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New Car/Review


By Matt/Bob Hagin


SEE ALSO: Honda Buyer's Guide


     Manufacturer's Suggested Retail Price              $ 11,800
     Price As Tested                                    $ 12,295
     Engine Type                          1.6 Liter I4 w/PGM-FI*
     Engine Size                                  97 cid/1590 cc
     Horsepower                                   106 @ 6200 RPM
     Torque (lb-ft)                               103 @ 4600 RPM
     Wheelbase/Width/Length                  103.2"/67.1"/164.5"
     Transmission                              Five-speed manual
     Curb Weight                                     2281 Pounds
     Fuel Capacity                                  11.9 gallons
     Tires  (F/R)                                     P185/65R14
     Brakes (F/R)                                      Disc/drum
     Drive Train                  Front-engine/front-wheel-drive
     Vehicle Type                      Five-passenger/three-door
     Domestic Content                                 60 percent
     Coefficient of Drag (Cd.)                               N/A


     EPA Economy, miles per gallon
        city/highway/average                            32/38/35
     0-60 MPH                                        9.2 seconds
     1/4 Mile (E.T.)                     17.9 seconds @ 82.5 mph
     Top speed                                           115 mph
     * Programmed fuel injection

(The newest Honda Civic three-door Hatchback DX has an impressive reputation preceding it. Its ancestor of nearly a quarter-century ago was the precursor to the inexpensive, front-drive "econoboxes" on the market today. Matt Hagin was impressed with the practicality and fuel mileage of the '97 Civic Hatchback DX, but his dad, Bob, liked its "boppiness" which reminded him of days gone by.)

MATT - This Honda Hatchback DX is really a remarkable people-mover, Dad. It's classified as a sub-compact but it can carry five adults in reasonable comfort and give up to 38 miles per gallon - if it's driven at a reasonable rate. It's no ball of fire, though, with only 1.6 liters of engine displacement and 106 horsepower, but it only weighs around 2300 pounds. It moves pretty well, just as long as it includes the five-speed manual transmission that's standard equipment. And for what it's worth, this little engine is the first in the industry to be certified by the omnipotent California Air Resources Board as powering a "Low Emission Vehicle." Civic's price is reasonable and it's reliability is legendary.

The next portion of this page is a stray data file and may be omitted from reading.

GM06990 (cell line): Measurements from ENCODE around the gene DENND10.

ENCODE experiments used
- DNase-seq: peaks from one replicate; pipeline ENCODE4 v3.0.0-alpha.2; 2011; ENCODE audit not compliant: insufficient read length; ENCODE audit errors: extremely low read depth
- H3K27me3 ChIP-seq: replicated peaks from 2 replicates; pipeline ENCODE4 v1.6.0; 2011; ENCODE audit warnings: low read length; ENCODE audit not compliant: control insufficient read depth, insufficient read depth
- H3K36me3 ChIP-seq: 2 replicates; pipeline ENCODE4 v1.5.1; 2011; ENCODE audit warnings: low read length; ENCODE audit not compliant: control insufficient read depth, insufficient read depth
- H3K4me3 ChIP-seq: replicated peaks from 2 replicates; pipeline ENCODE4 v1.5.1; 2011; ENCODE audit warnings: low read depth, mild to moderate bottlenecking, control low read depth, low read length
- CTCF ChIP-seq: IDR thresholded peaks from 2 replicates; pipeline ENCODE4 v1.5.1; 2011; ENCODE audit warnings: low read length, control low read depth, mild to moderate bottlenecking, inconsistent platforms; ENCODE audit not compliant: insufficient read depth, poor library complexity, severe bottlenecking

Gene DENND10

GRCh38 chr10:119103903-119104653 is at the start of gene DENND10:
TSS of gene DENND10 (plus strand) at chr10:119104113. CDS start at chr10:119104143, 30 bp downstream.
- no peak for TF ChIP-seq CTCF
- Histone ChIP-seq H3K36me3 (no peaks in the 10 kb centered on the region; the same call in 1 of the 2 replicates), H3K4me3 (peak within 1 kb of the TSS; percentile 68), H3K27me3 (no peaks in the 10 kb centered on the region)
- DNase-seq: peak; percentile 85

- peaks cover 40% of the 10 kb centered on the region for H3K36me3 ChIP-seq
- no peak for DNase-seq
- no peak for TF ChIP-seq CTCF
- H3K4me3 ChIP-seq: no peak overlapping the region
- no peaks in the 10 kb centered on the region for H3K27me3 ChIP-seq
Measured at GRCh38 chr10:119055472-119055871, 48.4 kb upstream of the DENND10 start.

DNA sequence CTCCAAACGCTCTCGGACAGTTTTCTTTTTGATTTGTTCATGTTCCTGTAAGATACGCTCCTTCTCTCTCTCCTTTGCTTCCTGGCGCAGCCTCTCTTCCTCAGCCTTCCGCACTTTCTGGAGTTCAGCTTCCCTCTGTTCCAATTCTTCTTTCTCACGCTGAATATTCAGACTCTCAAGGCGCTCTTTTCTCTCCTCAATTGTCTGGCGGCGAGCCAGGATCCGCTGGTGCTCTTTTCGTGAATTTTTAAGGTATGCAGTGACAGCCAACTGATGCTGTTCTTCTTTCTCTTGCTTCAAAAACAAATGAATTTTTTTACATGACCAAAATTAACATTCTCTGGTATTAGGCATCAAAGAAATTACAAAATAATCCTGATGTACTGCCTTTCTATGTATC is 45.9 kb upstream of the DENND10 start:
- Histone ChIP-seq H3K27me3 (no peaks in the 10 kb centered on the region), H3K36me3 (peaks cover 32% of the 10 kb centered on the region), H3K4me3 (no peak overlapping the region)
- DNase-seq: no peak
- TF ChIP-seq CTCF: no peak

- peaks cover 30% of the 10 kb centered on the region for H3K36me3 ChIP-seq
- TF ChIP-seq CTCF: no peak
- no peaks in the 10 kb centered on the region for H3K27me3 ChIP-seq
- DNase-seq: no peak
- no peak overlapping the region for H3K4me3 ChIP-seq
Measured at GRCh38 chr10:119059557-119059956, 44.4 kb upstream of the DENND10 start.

BOB - Its price is low enough to make it attractive to first-time buyers, too, Matt, and I see lots of them driven by young guys who have "spiffed" them up with dark-tinted windows, exotic paint jobs, hot-rod wheels, and custom exhaust systems. But you'll also find tens of thousands of them on the highways during commuter hours being used as daily transportation. The DX Hatchback is such a good value that in recently, the resale value of older models has actually increased as the cars get a couple of years on them.

MATT - It's really quite sophisticated under the skin, and I was impressed with the fact that Honda has constructed the four-wheel independent suspension system with forged controlled arms rather than punching them out of sheet steel. And I like the fact that understeer that's noticeable in the four-door is more neutralized in the hatchback. According to the Honda press kit, the shock absorbers have been redesigned to make them self-adapting to road conditions. But still, it's an entry-level model and such amenities as air conditioning, an automatic transmission, and an up-scale sound system are all extras that bump up the price. Unfortunately, an anti-skid braking system isn't offered on the Hatchbacks and a Civic buyer has to move up to the EX Coupe if ABS is a necessity. The Hatchback DX is basic transportation that's reliable and comfortable, but I would have preferred to have a tachometer on the dash of our test car since it came with a stick-shift. Unfortunately, a tach is only available on the fancier sedans and sporty coupes.

BOB - The Civic Hatchback is the base-price Honda, Matt, but it's a long way from being offered as a take-it-or-leave-it econobox. Honda engineers have gone into such detailed changes as altering the accelerator pedal linkage for improved driver control. And your super-tall brother Brendan would find that front seat leg room is adequate with the seat fully slid back, but it wouldn't leave much room for adults in the rear seat. There isn't a lot of trunk space when the car is loaded with people but its bob-tailed look is part of its panache. The rear seat can be folded for luggage or long items like skis or fence boards if extra space is needed.

MATT - We can't really say that this Hatchback was made in the U.S., but its final assembly plant is Ontario, Canada, and in this case I guess that close counts. Over the years, Honda has put over four million Civics of various types on U.S. roads and its vehicles set a new standard for small cars back in '73.

BOB - Actually, Honda brought in a bunch of small cars before then, Matt. Would it surprise you if I told you that I worked on a couple of them in the '60s?

MATT - Dad, as old as you are, it wouldn't surprise me if you told me that you were there when Mister Honda built his first car in the back of a blacksmith's shop.